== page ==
UNICEF's young reporters call for more caring attitude towards nature
No child deserves polluted air, water and food
PODGORICA, KOTOR, 21 April 2022 – Children and young people should be more informed about the living species that surround us, and adults should be role models for nature conservation, UNICEF’s young reporters said during a visit to the Boka Aquarium in Kotor.
On the eve of International Earth Day (22 April), young reporters, with the help of expert associates of the Institute of Marine Biology, learned that microplastics are the biggest threat to the rich marine ecosystem in the Adriatic.
UNICEF’s young reporter, Dunja Đuranović, was distressed by the story of the dangers lurking for sea turtles.
“I learned that their armour is often damaged by speedboats passing over it, and they also swallow plastic and drown in bags. I would very much like to see my peers, just like me, helping preserve the environment,” Dunja said.
Her fellow reporter Simon Perović was fascinated by the octopuses.
“I think that young people in Montenegro generally do not have much knowledge about the marine world, especially the one in the Adriatic Sea. I think that we should find out as much as possible, and many endangered species are depending on us.”
Young reporter Helena Ivanović believes that adults should be a model of behaviour and attitudes towards nature, which young people will emulate.
“I think that as many young people as possible should be included in this type of learning activity. We are not sufficiently informed about such opportunities,” said Helena.
Andrej Šljivančanin was delighted with the seahorses, rays and various fish.
“I was disappointed to learn that people are not interested in the species we have in the aquarium, but are looking for some exotic species, like sharks,” the young reporter said.
Tamara Mitrović from the Institute of Marine Biology informed young reporters that, according to the latest data, 456 species of fish live in the Adriatic Sea, of which 46 are new and invasive. She said that the Mediterranean is a hotspot due to extreme factors that are affecting the change in biodiversity, reducing the populations or leading to species extinction.
“I would offer the example of a bluefish. Until now, it was known that it does not live in waters with temperatures below 14 degrees Celsius, but today we can find it in the central and northern Adriatic, which clearly speaks of climate change, which is certainly one of the main causes of the endangering of biodiversity,” Mitrović said.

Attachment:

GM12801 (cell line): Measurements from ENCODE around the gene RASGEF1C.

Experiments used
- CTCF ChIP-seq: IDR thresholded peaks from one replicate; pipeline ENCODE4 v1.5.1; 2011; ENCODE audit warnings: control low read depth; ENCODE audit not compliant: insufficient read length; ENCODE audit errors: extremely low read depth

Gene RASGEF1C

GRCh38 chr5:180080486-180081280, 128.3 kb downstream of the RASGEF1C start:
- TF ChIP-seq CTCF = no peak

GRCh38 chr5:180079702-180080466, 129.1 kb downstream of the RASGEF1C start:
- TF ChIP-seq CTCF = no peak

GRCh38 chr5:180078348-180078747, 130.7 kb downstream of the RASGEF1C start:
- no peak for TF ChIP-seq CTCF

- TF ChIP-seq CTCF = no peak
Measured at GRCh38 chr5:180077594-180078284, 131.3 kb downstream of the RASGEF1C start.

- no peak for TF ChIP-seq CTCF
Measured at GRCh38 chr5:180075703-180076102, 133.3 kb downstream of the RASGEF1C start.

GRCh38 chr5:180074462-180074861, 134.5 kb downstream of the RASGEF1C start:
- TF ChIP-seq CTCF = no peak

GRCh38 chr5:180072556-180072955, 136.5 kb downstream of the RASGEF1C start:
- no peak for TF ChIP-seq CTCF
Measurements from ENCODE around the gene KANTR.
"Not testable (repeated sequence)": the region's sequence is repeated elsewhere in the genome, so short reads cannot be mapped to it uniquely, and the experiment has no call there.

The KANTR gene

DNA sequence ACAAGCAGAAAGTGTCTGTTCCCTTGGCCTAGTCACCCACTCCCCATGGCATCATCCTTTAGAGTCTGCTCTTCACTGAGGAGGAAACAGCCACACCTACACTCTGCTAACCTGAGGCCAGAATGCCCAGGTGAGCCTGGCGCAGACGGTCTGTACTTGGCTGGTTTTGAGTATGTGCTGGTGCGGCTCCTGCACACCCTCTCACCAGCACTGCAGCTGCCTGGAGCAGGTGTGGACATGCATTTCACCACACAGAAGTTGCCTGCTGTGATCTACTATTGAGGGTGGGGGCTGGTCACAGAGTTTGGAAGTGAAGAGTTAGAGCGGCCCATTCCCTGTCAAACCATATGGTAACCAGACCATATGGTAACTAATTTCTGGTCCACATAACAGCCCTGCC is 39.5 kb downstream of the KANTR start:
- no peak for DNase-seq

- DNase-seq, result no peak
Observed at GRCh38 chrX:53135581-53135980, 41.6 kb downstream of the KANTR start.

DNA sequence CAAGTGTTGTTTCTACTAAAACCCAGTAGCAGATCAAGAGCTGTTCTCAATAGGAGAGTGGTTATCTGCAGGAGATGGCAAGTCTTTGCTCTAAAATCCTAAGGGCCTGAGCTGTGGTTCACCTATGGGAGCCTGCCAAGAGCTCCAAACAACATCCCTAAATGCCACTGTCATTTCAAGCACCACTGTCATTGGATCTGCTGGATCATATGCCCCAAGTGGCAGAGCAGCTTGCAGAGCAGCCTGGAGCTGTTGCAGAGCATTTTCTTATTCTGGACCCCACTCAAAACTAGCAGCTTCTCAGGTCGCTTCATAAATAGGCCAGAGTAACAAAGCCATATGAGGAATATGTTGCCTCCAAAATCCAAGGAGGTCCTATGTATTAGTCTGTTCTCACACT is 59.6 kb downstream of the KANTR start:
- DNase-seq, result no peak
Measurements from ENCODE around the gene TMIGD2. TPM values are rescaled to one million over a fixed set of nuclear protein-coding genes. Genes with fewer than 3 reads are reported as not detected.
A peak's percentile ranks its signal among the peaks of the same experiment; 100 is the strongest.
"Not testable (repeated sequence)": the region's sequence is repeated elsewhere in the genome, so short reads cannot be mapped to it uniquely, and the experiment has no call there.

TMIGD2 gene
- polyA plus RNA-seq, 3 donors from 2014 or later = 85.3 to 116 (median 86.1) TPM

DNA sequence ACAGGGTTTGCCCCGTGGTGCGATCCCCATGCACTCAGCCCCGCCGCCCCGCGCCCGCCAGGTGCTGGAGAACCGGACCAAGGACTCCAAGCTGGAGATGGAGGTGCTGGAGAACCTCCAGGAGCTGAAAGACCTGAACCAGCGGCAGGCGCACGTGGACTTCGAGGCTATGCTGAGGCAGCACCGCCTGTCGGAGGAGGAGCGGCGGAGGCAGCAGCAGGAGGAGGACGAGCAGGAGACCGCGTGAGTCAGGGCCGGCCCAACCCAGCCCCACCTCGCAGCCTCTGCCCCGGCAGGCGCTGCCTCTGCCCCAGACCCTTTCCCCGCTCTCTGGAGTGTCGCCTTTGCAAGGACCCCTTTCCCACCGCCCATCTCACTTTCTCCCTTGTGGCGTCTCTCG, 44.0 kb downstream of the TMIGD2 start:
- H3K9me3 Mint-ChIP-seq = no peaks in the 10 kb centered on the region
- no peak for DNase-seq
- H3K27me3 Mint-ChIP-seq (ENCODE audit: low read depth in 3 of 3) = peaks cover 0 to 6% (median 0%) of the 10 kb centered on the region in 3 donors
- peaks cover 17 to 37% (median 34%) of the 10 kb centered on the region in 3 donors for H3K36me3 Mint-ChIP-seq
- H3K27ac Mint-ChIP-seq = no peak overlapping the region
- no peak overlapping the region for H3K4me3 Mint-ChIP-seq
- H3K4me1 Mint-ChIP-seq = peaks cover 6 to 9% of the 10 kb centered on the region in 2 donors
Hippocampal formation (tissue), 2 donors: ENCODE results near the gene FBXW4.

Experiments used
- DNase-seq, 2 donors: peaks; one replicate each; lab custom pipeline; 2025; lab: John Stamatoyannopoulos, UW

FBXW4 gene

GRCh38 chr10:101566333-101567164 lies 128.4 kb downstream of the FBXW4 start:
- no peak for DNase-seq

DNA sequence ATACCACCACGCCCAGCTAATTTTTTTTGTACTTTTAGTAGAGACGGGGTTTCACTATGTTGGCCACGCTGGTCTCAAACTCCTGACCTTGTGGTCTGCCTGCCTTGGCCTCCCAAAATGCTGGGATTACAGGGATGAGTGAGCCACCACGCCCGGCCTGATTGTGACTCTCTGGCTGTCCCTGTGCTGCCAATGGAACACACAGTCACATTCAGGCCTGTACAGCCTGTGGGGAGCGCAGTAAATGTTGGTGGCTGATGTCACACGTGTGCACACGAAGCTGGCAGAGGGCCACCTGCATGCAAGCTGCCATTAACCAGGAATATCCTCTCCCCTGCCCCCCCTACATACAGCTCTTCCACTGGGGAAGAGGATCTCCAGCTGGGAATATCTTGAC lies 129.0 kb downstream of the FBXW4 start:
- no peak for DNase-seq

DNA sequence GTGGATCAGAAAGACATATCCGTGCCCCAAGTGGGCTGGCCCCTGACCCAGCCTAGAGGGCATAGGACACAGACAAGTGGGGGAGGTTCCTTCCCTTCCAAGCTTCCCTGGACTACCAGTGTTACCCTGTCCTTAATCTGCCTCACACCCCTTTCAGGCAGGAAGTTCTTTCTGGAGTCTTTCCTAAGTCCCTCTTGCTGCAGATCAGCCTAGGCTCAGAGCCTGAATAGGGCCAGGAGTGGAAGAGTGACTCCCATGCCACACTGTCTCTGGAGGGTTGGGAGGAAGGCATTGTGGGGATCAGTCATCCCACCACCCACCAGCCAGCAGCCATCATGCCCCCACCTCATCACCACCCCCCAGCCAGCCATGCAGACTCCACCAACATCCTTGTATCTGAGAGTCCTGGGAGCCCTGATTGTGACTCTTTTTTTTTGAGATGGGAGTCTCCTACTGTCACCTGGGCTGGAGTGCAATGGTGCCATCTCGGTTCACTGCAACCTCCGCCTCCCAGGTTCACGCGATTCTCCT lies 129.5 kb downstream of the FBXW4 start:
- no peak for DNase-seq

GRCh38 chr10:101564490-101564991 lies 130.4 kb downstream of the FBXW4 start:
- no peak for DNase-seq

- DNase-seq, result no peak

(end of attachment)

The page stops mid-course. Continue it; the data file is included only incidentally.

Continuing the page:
She appealed to fishermen to contact the competent institutions if they notice a new species.
Mitrović believes that young people can do a lot for the benefit of nature and the living world.
“My general impression is that we are going in the right direction because the story of global warming and marine pollution is increasingly being posted on social networks, such as TikTok, Instagram or on the popular Netflix, which I think is incredibly important for the younger population because they are primarily focused on those channels."
UNICEF Montenegro Representative Juan Santander highlighted a public opinion poll conducted in October 2021 by Ipsos with the support of the British Embassy in Podgorica and UNICEF. According to that research, three quarters of Montenegrin citizens agree with the statement that climate change is a threat to the future of mankind. On the other hand, only one in 10 completely disagree with this statement.
“There is plenty of evidence that pollution and climate change are a direct threat to a child’s ability to survive, grow and thrive. No child deserves polluted air, water and food. Every child deserves a safe and prosperous future. That is why climate change is a problem for all of us. On International Earth Day, UNICEF is calling on all parties to protect our children’s future and to take action today to prevent further climate change and environmental degradation,” Santander said.
He added that, on the global level, UNICEF estimated that demands for climate action have become increasingly associated with children and linked to universal notions of economic and social justice.
“Environmental and climate justice are increasingly being pursued through formal means via climate litigation. Globally, the cumulative number of climate-change-related cases has more than doubled since 2015. Just over 800 cases were filed between 1986 and 2014, while over 1,000 cases have been brought in the last six years,” it is stated in UNICEF’s Prospects for Children in 2022.